A lot of people forget, establishing a character or a person, that takes time. It’s not going to happen in a month. You have to literally repeat the process over and over, so people have a level of expectations with someone’s move set, how they speak, act, and their mannerisms. Once that’s established, then you start bringing in these variables because now people have a preconceived notion of what this character is about, and that way, they can start responding to him from an emotional point. But the emotional boundaries first have to be set, and that’s a process that as a fan, you don’t understand that’s what you’re going through.
So it’s very easy to criticise what’s going on when you don’t have a grasp on what professional wrestling is, and what professional wrestling actually entails. So like I said, it’s very easy for people to sit on the sidelines and go, “They’re doing nothing with him,” but that’s not true. They’ve been doing so much with me, that by the time we’re going to introduce these variables, you’re completely aware of what Aleister Black is and what he does. And that not only goes for me but for a lot of superstars you’ll see.
What have the backstage promos been like for you because that’s something that is a little different from when you were in NXT?
I wouldn’t say there super different. It’s just a different angle and a different approach. We wanted to make them a little more direct, and I think the beauty of my character is that it doesn’t matter if I am a good guy or a bad guy, I can go either way. That’s the magic of the Aleister Black character that I’ve always been, even back on the independents. I was either the guy you agreed with, or you just thought, “To hell with this guy.” And that’s all good with the Aleister Black character because I’m not designed to be either a good guy or bad guy, I’m designed to fit whatever norm or idea you have for what is good and bad.
Your character is very interesting because your style is grounded in reality with the martial arts techniques, but you also have this vampire inspired entrance. Would you be open to the character taking a supernatural direction like say The Undertaker or Bray Wyatt?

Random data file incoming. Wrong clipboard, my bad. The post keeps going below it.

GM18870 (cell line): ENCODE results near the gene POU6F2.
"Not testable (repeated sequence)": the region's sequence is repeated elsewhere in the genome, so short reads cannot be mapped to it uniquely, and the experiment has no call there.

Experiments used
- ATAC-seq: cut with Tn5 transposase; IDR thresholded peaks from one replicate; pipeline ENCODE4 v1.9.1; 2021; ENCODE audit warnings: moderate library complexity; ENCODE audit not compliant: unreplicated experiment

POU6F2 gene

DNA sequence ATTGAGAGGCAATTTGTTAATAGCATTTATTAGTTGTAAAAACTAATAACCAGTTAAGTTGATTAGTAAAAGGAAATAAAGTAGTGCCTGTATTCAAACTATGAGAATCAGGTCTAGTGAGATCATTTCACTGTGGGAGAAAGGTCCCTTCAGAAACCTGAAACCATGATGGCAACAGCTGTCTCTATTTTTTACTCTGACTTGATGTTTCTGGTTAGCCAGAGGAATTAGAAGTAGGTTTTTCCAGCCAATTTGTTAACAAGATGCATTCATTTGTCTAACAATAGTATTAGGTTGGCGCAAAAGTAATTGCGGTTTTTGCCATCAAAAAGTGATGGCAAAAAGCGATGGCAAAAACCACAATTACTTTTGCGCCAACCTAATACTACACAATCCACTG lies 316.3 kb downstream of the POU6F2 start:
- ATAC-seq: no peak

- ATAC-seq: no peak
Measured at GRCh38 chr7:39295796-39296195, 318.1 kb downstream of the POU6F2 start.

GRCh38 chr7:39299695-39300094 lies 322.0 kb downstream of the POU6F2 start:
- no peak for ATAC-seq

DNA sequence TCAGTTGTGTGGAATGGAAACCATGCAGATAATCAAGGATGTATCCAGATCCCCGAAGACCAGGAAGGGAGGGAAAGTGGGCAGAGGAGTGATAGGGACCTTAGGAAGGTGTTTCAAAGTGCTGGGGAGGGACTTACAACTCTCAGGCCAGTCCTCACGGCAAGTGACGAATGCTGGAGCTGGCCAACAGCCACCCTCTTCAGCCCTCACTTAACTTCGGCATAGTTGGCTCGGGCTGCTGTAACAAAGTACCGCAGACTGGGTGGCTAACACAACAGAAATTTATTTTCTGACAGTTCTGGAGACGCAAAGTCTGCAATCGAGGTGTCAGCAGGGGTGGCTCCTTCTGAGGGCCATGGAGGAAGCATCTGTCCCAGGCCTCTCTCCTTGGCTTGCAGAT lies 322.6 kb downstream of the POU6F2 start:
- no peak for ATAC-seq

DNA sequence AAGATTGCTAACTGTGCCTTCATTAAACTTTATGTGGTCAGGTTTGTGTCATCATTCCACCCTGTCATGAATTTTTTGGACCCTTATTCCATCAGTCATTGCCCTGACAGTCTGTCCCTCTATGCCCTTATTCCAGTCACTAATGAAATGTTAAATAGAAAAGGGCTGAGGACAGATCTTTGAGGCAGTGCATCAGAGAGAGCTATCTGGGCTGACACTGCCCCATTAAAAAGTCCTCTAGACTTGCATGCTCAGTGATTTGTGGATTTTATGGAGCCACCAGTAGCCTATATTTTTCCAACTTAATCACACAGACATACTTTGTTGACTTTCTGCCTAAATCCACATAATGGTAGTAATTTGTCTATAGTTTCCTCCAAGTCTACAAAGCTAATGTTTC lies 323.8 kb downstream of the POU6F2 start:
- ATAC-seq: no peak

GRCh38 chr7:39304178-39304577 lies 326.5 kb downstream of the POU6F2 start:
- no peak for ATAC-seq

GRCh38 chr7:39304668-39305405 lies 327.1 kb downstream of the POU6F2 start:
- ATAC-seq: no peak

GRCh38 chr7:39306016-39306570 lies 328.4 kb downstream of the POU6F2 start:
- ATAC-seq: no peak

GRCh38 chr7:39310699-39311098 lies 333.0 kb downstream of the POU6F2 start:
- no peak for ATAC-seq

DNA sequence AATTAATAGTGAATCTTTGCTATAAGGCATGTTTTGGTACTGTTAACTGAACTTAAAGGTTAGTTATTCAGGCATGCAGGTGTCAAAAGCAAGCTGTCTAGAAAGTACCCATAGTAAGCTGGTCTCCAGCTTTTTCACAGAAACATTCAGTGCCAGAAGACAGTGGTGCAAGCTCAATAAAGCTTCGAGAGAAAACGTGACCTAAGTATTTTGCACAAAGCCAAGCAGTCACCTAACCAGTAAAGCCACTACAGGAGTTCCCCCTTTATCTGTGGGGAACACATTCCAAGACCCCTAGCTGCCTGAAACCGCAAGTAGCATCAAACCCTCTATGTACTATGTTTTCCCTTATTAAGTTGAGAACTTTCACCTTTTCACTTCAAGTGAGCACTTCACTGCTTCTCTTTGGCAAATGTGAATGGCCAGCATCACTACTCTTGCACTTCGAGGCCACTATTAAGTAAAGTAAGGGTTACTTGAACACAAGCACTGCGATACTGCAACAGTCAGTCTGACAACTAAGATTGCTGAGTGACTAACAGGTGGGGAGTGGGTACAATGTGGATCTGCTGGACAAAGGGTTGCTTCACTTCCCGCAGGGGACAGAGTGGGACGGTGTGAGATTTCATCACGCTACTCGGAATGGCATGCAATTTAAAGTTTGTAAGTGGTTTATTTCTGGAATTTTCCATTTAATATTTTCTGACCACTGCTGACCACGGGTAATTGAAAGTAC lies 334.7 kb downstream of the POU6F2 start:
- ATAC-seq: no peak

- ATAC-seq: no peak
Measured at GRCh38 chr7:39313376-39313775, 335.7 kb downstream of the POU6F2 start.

The funny thing is there is a hint of supernatural to the Aleister Black character. I mean, I rise from an abyss. A normal human being doesn’t do that. If I were to explain to you what Aleister Black is, which I won’t because that is something that is for me. You would understand that he is one hundred percent supernatural. The problem is, I sometimes don’t know if I think that Aleister Black is implied supernatural or that he is supernatural. Because I would never want to have the character to the point where he does extreme supernatural things, but I like the idea of people thinking, “Could there be something supernatural about Aleister Black?” I like the implied idea better than the actual workings of him vaporising and shooting lasers, or setting things on fire with his hands.
I like the implied stuff more than I like the actual existence of it. I think that’s a lot of times where the strength of Aleister Black lies. The character’s no-nonsense, and with the way that I wrestle, the way that I compete, there’s no need for having supernatural powers to the point where I have to manipulate the field. For example, the Gargano feud, there was no need for me to vaporise or materialise inside the arena, I just walked in, and I beat all the security guards up.
You talk about still developing the character. How much involvement do you have in the direction of the character and where you want it to go?
I have one-hundred-percent involvement in the character. The whole thing is all me, and I get advice from people, and obviously, we all decide on where the character goes. But let’s put it this way, let’s say ninety-five percent of the character is in my control. But there’s always going to be that five percent that comes from a directive position. I always have to take everyone’s consideration into effect because this is the company that I work for. I have a contract, and I work for someone who has a great mind for professional wrestling, and whatever they say, obviously goes.
But as far as the involvement, they have literally let me do my own thing and let me try things. And you mentioned the character’s still in development, but I think that any good character is going to be in development for the remainder of my career. No character, as a human being, is ever done working on itself.
All images are courtesy of wwe.com